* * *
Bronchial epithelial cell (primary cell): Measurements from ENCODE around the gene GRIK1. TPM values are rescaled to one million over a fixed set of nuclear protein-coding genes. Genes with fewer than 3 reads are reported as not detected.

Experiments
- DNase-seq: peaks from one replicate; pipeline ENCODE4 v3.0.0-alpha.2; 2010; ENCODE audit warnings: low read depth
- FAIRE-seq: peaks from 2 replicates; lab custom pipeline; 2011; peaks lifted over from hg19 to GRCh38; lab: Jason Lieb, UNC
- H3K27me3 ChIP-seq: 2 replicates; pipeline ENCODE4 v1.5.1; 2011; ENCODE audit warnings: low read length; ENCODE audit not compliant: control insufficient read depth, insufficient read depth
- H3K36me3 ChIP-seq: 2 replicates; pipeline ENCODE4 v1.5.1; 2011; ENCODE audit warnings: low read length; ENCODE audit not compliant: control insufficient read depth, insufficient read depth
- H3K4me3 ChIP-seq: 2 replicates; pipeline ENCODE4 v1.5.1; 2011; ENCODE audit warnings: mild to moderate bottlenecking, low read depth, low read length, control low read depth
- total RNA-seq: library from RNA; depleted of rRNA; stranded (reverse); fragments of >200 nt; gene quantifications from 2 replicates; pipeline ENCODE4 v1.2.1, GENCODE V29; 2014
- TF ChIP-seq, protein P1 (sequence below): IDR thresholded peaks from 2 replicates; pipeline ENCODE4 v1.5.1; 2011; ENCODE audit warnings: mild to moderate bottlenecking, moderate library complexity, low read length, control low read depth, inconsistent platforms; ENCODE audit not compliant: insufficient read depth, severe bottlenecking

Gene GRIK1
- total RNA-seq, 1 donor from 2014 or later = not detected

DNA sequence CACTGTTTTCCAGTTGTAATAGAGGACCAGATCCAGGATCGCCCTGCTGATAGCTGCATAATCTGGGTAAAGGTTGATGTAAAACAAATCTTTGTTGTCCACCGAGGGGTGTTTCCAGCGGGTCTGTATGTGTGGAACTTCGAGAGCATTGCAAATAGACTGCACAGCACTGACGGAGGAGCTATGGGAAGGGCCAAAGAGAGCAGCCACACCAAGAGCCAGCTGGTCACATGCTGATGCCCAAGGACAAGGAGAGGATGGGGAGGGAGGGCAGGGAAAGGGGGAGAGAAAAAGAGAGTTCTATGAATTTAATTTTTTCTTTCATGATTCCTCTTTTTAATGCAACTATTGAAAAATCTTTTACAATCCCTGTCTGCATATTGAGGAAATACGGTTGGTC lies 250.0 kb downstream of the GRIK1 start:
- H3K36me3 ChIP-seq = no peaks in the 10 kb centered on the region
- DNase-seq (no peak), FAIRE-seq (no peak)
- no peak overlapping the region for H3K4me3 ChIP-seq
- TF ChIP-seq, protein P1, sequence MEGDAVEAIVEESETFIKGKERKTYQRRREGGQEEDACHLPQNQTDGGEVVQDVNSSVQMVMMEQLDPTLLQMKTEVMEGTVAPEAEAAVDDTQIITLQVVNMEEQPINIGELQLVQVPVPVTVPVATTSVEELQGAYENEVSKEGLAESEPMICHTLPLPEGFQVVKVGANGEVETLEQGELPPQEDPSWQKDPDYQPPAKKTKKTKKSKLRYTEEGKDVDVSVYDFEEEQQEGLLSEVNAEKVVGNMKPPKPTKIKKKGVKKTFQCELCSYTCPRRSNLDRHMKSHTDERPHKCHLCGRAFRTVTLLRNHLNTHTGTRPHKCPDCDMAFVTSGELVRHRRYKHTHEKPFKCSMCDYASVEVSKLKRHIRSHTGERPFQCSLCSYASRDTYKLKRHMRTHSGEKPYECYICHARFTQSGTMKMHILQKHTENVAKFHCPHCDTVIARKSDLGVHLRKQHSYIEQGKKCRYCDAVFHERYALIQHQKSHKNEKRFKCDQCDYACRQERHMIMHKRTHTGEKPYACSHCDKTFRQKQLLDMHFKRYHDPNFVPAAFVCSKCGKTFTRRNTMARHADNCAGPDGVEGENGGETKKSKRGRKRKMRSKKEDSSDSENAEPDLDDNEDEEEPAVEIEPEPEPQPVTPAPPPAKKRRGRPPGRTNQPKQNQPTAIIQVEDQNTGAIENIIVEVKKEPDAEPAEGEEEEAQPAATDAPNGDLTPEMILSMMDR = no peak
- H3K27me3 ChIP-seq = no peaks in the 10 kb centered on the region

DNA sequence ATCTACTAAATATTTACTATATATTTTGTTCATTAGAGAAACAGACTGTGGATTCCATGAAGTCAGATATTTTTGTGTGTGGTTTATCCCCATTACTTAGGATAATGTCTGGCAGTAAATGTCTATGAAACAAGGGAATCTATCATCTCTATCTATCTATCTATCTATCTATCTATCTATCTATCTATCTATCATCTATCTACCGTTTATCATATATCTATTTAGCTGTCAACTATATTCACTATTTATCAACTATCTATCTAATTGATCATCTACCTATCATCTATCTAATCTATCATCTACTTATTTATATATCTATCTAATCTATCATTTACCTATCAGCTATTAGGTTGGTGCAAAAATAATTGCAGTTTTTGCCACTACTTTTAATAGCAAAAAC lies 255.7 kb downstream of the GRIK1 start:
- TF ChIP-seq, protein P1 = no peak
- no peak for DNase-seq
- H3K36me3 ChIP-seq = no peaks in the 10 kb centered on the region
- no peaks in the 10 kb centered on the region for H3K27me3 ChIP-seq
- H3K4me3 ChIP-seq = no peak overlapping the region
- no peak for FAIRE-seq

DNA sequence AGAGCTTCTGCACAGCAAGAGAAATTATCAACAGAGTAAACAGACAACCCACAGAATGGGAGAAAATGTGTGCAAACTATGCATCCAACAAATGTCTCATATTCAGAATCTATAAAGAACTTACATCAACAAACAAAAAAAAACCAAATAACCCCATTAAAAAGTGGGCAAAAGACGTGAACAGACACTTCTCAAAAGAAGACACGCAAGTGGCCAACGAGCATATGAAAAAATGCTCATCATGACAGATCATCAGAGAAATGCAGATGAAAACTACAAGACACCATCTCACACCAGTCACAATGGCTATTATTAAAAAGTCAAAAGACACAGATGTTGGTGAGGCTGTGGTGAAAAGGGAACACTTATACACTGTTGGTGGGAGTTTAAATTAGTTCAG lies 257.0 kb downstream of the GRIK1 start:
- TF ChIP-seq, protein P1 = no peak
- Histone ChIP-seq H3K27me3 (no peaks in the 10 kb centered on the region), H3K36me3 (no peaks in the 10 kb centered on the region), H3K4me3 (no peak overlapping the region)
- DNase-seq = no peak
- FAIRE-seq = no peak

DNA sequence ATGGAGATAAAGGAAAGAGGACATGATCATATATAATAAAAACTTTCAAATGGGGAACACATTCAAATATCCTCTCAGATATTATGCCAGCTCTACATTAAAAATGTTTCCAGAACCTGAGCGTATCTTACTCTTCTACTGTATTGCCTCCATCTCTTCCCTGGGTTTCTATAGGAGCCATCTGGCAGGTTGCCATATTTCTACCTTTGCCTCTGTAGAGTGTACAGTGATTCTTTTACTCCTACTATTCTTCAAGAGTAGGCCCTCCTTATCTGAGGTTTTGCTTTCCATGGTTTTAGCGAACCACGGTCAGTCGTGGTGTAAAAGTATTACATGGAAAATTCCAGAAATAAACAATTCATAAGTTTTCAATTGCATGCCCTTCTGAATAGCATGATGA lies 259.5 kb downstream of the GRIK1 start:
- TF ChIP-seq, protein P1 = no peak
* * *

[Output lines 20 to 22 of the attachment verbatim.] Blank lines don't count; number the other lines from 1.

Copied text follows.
- no peak for DNase-seq
- H3K36me3 ChIP-seq = no peaks in the 10 kb centered on the region
- no peaks in the 10 kb centered on the region for H3K27me3 ChIP-seq